The Atlantean [A] is a shape developed by John Emerson. It is a miniature map of the city of Atlantis (i.e., the outside of the swirl is the cave, the inside shape is the silhouette of the city, and the dot is the location of the crystal). It's a treasure map.

— Kirk Wise, director


Joss Whedon was the first writer to be involved with the film but soon left to work on other Disney projects. According to him, he "had not a shred" in the movie. Tab Murphy completed the screenplay, stating that the time from initially discussing the story to producing a script that satisfied the film crew was "about three to four months". The initial draft was 155 pages, much longer than a typical Disney film script (which usually runs 90 pages). When the first two acts were timed at 120 minutes, the directors cut characters and sequences and focused more on Milo. Murphy said that he created the centuries-old Shepherd's Journal because he needed a map for the characters to follow throughout their journey. A revised version of the script eliminated the trials encountered by the explorers as they navigated the caves to Atlantis. This gave the film a faster pace because Atlantis is discovered earlier in the story.

The character of Milo J. Thatch was originally supposed to be a descendant of Edward Teach, otherwise known as Blackbeard the pirate. The directors later related him to an explorer so he would discover his inner talent for exploration. The character of Molière was originally intended to be "professorial" but Chris Ure, a story artist, changed the concept to that of a "horrible little burrowing creature with a wacky coat and strange headgear with extending eyeballs", said Wise. Don Hahn pointed out that the absence of songs presented a challenge for a team accustomed to animating musicals, as action scenes alone would have to carry the film. Kirk Wise said it gave the team an opportunity for more on-screen character development: "We had more screen time available to do a scene like where Milo and the explorers are camping out and learning about one another's histories. An entire sequence is devoted to having dinner and going to bed. That is not typically something we would have the luxury of doing."

Hahn stated that the first animated sequence completed during production was the film's prologue. The original version featured a Viking war party using The Shepherd's Journal to find Atlantis and being swiftly dispatched by the Leviathan. Near the end of production, story supervisor John Sanford told the directors that he felt this prologue did not give viewers enough emotional involvement with the Atlanteans. Despite knowing that the Viking prologue was finished and it would cost additional time and money to alter the scene, the directors agreed with Sanford. Trousdale went home and completed the storyboards later that evening after visiting a strip club where he boarded the new sequence on a napkin. The opening was replaced by a sequence depicting the destruction of Atlantis, which introduced the film from the perspective of the Atlanteans and Princess Kida. The Viking prologue is included as an extra feature on the DVD release.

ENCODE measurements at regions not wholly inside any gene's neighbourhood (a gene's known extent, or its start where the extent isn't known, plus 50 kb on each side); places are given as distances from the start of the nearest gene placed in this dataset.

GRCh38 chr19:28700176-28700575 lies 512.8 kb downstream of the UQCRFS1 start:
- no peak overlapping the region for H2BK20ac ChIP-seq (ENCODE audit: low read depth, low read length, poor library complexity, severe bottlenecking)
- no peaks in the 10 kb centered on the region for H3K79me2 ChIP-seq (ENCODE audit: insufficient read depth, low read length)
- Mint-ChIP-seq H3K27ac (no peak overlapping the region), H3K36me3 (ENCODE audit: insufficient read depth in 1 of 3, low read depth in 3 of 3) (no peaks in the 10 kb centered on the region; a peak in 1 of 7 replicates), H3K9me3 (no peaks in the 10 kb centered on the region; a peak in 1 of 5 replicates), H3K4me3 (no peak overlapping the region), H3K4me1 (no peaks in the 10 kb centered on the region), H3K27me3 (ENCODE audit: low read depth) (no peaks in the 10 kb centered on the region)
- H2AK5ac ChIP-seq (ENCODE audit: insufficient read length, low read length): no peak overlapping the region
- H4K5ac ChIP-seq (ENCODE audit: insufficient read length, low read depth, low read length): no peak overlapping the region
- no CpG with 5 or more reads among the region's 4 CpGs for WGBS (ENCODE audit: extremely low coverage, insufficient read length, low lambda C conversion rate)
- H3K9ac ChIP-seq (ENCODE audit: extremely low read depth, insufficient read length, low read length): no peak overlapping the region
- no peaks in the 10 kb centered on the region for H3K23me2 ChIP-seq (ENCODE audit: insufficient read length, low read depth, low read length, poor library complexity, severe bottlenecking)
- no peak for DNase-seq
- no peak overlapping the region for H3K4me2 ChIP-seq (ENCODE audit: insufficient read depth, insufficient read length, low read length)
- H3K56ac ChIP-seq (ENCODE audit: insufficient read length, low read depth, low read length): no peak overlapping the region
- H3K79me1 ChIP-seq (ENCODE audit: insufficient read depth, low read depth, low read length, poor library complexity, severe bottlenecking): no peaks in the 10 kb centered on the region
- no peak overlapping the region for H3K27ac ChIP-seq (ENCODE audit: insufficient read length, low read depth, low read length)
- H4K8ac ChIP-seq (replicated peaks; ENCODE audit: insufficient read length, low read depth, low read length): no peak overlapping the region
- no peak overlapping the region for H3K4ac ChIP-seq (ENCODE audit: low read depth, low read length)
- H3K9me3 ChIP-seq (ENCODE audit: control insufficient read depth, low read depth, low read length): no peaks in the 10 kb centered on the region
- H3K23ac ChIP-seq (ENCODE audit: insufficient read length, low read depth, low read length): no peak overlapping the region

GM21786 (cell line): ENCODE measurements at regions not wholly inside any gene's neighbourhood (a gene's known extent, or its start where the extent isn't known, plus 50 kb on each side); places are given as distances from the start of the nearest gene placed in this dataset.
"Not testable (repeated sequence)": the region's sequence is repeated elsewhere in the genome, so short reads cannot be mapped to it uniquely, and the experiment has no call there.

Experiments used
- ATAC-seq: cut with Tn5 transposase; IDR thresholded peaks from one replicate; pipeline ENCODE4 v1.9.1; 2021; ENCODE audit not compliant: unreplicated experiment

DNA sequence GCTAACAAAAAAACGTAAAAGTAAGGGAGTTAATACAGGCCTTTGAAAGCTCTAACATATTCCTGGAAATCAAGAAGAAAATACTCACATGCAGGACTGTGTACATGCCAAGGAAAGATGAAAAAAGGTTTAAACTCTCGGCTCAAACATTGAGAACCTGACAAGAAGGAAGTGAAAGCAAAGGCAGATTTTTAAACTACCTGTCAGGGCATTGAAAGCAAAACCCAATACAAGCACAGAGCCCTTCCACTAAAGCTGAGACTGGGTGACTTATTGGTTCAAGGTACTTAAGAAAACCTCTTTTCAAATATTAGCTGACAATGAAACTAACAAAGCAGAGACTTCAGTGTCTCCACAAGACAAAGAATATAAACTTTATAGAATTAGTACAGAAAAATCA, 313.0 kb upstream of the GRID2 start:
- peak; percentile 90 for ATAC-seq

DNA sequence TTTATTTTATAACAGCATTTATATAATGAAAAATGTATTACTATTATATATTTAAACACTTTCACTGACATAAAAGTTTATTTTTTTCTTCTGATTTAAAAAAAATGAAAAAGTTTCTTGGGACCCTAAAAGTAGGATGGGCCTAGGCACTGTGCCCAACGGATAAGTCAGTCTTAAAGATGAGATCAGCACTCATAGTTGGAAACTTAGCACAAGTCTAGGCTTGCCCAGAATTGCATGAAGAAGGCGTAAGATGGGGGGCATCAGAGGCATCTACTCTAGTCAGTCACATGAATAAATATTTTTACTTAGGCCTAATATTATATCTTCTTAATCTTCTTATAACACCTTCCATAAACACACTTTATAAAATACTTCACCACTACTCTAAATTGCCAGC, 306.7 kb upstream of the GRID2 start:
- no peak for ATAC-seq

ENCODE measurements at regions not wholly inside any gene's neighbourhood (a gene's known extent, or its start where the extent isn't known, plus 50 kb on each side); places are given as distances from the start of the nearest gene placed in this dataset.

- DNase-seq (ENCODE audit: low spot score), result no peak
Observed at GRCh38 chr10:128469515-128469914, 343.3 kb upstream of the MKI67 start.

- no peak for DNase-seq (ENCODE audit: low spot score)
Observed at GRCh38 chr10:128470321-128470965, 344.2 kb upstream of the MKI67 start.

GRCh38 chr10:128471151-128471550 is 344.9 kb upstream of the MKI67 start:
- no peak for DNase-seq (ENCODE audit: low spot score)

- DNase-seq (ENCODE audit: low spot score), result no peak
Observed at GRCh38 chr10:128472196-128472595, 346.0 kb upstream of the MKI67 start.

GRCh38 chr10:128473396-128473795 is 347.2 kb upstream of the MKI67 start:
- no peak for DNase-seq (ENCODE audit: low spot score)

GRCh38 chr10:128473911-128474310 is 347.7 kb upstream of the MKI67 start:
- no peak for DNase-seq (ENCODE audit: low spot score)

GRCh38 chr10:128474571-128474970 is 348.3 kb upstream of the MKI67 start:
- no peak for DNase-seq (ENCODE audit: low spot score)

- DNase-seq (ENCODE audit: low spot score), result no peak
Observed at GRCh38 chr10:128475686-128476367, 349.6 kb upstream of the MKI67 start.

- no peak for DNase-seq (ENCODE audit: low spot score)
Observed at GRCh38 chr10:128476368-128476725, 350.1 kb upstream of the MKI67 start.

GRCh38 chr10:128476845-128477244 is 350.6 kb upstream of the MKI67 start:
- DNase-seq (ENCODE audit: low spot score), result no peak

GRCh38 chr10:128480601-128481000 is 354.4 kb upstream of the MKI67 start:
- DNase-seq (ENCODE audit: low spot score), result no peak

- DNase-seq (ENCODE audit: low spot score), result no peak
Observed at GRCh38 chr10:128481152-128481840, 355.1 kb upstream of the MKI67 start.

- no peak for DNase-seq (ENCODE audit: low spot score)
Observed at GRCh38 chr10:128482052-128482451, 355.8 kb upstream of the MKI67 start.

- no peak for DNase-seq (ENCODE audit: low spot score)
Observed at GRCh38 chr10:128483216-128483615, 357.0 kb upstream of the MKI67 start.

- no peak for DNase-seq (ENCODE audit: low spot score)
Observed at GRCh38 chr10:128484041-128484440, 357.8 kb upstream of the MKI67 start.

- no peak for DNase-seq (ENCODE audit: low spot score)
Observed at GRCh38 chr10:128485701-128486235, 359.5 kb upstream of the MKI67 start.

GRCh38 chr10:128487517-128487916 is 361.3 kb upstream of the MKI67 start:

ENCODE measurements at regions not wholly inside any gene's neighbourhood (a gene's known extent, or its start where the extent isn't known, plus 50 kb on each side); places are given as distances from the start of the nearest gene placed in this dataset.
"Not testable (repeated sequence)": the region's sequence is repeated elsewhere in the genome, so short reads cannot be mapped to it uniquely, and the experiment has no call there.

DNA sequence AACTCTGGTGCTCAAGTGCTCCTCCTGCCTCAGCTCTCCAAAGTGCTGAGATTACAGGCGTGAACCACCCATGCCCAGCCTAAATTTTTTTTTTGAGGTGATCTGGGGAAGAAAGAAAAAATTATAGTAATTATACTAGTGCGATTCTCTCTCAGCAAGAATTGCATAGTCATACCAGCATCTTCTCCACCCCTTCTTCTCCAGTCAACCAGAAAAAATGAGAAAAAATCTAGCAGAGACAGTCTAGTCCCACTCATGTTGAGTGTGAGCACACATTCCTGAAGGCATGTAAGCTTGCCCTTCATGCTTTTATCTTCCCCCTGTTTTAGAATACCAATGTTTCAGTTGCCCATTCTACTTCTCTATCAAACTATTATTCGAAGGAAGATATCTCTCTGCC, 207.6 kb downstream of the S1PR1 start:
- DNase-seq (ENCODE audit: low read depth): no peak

At the peak of its production, 350 animators, artists and technicians were working on Atlantis at all three Disney animation studios: Walt Disney Feature Animation (Burbank, California), Disney Feature Animation Florida (Orlando), and Disney Animation France (Paris). The film was one of the few Disney animated features produced and shot in 35mm anamorphic format. The directors felt that a widescreen image was crucial, as a nostalgic reference to old action-adventure films presented in the CinemaScope format (2.39:1), noting Raiders of the Lost Ark as an inspiration. Because switching to the format would require animation desks and equipment designed for widescreen to be purchased, Disney executives were at first reluctant about the idea. The production team found a simple solution by drawing within a smaller frame on the same paper and equipment used for standard aspect ratio (1.66:1) Disney-animated films. Layout supervisor Ed Ghertner wrote a guide to the widescreen format for use by the layout artists and mentioned that one advantage of widescreen was that he could keep characters in scenes longer because of additional space to walk within the frame. Wise drew further inspiration for the format from filmmakers David Lean and Akira Kurosawa.

The film's visual style was strongly based upon that of Mike Mignola, the comic book artist behind Hellboy. Mignola was one of four production designers (along with Matt Codd, Jim Martin, and Ricardo Delgado) hired by the Disney studio for the film. Accordingly, he provided style guides, preliminary character, and background designs, and story ideas. "Mignola's graphic, the angular style was a key influence on the 'look' of the characters," stated Wise. Mignola was surprised when first contacted by the studio to work on Atlantis. His artistic influence on the film would later contribute to a cult following.

I remember watching a rough cut of the film and these characters have these big, square, weird hands. I said to the guy next to me, "Those are cool hands." And he says to me, "Yeah, they're your hands. We had a whole meeting about how to do your hands." It was so weird I couldn't wrap my brain around it.

— Mike Mignola